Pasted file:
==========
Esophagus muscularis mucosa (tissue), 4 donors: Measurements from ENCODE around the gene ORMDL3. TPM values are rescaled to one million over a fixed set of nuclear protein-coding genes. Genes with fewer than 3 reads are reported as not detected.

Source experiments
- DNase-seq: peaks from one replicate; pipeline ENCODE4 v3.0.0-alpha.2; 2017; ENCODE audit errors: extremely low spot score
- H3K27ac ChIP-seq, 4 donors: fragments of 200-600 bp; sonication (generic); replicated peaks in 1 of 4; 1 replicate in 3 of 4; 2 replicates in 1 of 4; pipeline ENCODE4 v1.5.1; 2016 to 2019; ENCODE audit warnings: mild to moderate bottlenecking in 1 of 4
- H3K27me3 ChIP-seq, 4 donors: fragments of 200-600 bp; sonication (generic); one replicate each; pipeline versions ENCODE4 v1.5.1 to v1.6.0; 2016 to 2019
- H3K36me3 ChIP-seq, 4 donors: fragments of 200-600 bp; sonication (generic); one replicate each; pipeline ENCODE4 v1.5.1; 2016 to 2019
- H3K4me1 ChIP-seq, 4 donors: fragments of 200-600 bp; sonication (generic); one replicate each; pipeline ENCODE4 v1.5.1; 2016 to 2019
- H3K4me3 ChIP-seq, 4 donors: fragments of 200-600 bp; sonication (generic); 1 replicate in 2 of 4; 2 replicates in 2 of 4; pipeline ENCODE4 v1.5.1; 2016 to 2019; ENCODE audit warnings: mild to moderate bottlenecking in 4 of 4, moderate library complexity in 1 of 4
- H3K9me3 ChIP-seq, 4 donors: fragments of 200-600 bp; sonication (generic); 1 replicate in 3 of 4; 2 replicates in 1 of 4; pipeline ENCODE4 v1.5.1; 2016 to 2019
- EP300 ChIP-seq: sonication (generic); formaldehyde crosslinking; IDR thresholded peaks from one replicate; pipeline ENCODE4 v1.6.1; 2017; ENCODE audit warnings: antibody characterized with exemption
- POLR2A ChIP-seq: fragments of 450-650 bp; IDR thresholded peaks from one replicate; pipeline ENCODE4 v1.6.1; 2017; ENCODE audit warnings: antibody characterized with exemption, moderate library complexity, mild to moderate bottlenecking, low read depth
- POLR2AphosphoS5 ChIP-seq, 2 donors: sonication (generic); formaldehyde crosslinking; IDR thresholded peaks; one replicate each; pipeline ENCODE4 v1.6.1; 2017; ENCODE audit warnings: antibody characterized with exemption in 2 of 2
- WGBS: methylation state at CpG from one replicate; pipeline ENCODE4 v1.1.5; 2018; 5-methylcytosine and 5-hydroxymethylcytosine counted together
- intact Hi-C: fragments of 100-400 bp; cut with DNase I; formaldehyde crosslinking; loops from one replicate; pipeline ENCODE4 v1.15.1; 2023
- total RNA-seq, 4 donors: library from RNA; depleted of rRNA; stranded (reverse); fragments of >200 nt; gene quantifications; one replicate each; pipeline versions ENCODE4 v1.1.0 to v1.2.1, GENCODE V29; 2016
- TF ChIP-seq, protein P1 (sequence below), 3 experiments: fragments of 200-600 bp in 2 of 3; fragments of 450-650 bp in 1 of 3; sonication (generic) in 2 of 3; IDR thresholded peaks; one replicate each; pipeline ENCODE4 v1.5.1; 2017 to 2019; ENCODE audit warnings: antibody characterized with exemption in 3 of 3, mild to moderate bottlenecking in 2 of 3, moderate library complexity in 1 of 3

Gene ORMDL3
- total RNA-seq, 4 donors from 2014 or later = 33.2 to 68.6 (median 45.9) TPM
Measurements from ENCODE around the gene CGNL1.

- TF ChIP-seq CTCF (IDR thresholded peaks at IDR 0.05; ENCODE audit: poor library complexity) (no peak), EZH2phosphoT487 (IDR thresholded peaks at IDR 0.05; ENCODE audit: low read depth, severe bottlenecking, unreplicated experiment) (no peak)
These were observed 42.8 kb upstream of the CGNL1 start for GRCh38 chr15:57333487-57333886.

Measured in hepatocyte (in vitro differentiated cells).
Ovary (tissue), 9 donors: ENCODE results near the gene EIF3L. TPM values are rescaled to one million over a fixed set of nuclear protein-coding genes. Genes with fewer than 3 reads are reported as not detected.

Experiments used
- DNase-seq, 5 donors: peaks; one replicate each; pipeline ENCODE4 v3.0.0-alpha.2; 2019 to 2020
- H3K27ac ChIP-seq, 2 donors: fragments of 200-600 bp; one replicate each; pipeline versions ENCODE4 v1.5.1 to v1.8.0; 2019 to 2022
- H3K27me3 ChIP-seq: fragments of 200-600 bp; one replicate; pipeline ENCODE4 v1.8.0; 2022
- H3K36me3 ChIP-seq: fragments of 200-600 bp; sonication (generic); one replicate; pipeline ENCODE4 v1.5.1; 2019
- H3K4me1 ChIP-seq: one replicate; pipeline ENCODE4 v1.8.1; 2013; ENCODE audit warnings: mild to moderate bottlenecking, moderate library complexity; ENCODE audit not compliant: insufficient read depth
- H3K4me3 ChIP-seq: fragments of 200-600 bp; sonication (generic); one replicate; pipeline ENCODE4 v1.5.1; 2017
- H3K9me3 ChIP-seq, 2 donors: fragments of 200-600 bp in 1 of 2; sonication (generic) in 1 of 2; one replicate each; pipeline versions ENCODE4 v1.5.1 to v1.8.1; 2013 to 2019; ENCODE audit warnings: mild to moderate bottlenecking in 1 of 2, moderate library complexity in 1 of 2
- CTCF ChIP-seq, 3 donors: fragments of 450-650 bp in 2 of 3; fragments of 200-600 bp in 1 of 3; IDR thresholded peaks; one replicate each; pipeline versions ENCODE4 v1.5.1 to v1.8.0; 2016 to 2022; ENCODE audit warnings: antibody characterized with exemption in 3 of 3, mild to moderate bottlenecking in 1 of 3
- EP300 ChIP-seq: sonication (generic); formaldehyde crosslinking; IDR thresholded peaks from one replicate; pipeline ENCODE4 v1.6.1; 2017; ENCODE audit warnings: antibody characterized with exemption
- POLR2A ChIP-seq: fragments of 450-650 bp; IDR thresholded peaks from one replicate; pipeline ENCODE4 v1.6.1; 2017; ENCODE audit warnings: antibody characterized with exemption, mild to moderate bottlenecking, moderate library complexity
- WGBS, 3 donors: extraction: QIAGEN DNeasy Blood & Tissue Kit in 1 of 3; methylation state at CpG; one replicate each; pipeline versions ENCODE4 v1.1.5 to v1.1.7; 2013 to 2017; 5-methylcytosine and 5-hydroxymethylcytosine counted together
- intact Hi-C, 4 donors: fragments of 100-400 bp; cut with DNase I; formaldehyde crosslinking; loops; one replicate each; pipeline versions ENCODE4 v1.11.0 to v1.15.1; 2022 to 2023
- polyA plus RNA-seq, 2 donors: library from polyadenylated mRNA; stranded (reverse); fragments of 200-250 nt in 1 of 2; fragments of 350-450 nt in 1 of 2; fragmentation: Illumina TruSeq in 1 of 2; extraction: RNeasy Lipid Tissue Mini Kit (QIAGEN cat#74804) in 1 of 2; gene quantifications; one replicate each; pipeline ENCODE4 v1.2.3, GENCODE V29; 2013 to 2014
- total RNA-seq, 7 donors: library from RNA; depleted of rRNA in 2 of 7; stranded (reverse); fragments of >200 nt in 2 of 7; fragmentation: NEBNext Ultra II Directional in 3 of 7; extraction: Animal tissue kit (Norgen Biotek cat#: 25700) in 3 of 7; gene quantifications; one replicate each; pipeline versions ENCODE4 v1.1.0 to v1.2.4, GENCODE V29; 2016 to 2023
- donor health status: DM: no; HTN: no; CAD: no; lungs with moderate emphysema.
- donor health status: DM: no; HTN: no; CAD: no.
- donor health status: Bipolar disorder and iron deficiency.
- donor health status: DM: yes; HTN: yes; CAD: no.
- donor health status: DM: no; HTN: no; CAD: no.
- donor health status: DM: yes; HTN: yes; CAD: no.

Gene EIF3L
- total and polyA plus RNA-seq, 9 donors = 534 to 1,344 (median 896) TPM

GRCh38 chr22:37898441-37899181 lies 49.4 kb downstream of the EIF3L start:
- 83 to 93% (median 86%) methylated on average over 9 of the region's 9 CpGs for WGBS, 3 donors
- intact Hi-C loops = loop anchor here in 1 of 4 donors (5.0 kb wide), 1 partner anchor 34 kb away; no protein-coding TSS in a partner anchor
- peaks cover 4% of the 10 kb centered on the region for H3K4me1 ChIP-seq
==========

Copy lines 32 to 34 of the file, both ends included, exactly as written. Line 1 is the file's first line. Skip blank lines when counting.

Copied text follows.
- CTCF ChIP-seq, 3 donors: fragments of 450-650 bp in 2 of 3; fragments of 200-600 bp in 1 of 3; IDR thresholded peaks; one replicate each; pipeline versions ENCODE4 v1.5.1 to v1.8.0; 2016 to 2022; ENCODE audit warnings: antibody characterized with exemption in 3 of 3, mild to moderate bottlenecking in 1 of 3
- EP300 ChIP-seq: sonication (generic); formaldehyde crosslinking; IDR thresholded peaks from one replicate; pipeline ENCODE4 v1.6.1; 2017; ENCODE audit warnings: antibody characterized with exemption
- POLR2A ChIP-seq: fragments of 450-650 bp; IDR thresholded peaks from one replicate; pipeline ENCODE4 v1.6.1; 2017; ENCODE audit warnings: antibody characterized with exemption, mild to moderate bottlenecking, moderate library complexity